Mike LaChance: In recent years, we have seen a free speech crisis on many college campuses. What do you think is the best response?

    Eddie Zipperer: The public conversation must be robust. If it’s not, we all suffer. I tell my students the same thing that always makes its way into SCOTUS first amendment cases which is that the antidote to “bad speech” is always “good speech.” Win arguments in the arena of ideas. When a student comes to understand that each person’s politics are a reflection of the individual life that person has led, they are able to appreciate differences in opinion rather than feeling threatened by them.

    It’s important for students to understand that their perspective is not THE perspective.

    If a person has a college degree, and they don’t understand that their perspective is not the only one in the world, then they wasted their money on college.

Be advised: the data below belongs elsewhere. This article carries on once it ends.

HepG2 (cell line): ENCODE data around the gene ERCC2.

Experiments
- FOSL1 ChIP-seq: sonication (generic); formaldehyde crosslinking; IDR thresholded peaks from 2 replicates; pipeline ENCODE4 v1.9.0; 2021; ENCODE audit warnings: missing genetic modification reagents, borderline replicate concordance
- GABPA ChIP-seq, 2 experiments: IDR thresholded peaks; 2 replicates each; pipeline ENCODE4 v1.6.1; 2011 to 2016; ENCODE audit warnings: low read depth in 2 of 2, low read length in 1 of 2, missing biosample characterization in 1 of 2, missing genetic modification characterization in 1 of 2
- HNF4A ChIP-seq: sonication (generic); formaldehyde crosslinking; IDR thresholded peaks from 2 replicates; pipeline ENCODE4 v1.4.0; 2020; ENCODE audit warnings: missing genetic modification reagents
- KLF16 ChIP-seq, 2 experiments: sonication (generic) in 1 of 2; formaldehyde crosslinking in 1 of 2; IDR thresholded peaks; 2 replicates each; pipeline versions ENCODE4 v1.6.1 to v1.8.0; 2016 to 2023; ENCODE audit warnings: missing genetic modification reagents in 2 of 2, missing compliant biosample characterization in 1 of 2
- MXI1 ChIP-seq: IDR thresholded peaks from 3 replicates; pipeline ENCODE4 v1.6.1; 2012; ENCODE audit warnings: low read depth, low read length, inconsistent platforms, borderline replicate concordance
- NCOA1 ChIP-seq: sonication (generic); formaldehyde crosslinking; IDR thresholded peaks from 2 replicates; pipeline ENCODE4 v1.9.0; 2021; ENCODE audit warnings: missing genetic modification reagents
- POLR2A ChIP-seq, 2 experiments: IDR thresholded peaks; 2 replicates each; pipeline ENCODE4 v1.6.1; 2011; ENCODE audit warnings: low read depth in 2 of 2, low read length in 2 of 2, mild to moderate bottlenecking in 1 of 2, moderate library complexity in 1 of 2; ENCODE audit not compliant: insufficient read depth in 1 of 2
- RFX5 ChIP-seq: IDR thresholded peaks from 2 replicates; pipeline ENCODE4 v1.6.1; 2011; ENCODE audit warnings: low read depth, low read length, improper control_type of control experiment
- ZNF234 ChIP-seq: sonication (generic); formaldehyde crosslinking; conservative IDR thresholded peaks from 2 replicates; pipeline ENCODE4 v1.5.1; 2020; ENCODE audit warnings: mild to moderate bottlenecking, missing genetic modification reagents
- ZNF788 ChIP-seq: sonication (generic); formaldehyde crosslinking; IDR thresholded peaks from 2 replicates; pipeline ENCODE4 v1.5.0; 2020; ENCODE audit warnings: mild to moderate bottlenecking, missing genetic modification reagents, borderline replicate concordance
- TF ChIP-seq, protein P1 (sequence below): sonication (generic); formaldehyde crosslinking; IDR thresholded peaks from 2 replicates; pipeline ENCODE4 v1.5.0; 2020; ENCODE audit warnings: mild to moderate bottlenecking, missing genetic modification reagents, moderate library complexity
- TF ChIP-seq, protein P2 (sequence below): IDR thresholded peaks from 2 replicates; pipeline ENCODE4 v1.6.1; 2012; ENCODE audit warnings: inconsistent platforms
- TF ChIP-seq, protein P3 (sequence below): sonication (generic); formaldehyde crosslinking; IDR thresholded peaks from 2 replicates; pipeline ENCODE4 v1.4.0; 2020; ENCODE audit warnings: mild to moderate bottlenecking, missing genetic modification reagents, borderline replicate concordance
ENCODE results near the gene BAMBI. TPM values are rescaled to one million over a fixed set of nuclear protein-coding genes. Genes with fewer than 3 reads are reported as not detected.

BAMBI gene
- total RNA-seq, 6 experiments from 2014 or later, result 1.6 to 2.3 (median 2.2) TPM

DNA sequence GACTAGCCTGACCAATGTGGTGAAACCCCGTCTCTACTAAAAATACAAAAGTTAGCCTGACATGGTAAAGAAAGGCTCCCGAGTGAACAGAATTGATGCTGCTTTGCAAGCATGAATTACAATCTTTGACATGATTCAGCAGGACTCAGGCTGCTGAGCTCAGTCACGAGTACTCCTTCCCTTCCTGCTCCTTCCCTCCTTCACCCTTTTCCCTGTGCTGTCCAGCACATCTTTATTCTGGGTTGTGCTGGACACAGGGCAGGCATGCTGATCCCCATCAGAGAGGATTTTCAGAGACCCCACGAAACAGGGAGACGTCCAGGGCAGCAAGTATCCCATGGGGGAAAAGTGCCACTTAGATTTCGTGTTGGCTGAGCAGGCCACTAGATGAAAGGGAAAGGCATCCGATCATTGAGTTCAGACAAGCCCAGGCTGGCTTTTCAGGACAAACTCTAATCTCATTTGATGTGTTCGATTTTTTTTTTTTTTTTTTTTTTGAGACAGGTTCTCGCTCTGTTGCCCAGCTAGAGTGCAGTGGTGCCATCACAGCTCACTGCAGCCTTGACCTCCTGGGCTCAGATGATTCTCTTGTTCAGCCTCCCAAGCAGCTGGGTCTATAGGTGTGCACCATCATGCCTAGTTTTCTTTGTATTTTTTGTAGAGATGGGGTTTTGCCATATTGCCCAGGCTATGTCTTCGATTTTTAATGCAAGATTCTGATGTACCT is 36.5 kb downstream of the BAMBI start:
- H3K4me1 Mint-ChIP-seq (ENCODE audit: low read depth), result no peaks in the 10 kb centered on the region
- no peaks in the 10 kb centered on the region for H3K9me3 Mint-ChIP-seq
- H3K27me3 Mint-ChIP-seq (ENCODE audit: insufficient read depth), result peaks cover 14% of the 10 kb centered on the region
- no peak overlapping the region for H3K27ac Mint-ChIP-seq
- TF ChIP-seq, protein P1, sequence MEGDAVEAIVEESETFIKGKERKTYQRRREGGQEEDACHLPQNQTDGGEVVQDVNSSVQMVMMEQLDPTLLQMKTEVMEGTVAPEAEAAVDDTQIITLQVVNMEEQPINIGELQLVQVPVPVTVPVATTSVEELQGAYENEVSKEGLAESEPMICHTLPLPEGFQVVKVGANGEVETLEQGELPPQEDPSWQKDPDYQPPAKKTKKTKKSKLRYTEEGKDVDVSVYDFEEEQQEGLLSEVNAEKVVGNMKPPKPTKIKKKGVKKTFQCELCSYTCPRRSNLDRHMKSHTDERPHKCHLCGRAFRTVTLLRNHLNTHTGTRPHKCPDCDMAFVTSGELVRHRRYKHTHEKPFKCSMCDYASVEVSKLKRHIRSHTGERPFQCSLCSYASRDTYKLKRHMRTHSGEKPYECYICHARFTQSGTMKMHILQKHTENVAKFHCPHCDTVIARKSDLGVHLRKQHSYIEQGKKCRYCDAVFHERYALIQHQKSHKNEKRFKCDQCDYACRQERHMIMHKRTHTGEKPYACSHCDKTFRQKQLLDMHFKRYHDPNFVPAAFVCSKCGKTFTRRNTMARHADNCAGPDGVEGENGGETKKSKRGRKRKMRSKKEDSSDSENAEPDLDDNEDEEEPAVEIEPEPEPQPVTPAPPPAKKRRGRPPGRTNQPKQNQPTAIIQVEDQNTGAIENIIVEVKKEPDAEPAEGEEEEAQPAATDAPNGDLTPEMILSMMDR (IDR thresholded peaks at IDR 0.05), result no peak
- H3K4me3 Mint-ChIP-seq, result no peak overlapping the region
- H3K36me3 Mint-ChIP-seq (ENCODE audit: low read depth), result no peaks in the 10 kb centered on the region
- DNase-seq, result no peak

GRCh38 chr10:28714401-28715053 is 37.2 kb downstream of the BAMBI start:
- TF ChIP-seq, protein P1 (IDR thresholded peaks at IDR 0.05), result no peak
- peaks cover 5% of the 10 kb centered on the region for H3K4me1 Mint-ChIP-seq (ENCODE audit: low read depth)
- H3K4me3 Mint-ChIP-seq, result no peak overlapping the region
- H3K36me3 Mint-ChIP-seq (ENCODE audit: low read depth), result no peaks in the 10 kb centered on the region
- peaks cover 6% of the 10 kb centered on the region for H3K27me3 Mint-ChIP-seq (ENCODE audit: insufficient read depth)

Mike LaChance: Some schools are now renaming buildings and removing campus monuments in the name of social justice. Is this erasure of history bad for higher education?

    Eddie Zipperer: I think this has to be decided on a case by case basis. If a school’s mascot is a Confederate soldier, I think there’s a great argument to be made that it’s outdated and no longer reflects the student body. I don’t think we have to be prisoners to everything that past generations decided on. There’s a process to change that mascot, and I don’t think there’s any harm in using that process.

    Having said that, I think there’s a real danger in presentism – viewing the past through the lens of present values. If an institution is tearing down a statue of George Washington or Thomas Jefferson because they didn’t measure up to the behavior we expect from people in 2020, then I think that reflects poorly on the institution. Young people often lack a complex enough sensibility that they can both recognize greatness and acknowledge flaws simultaneously. When the grown-up professors and administrators can’t either, then I think we have a problem.

    Mike LaChance: What are your thoughts on campus carry?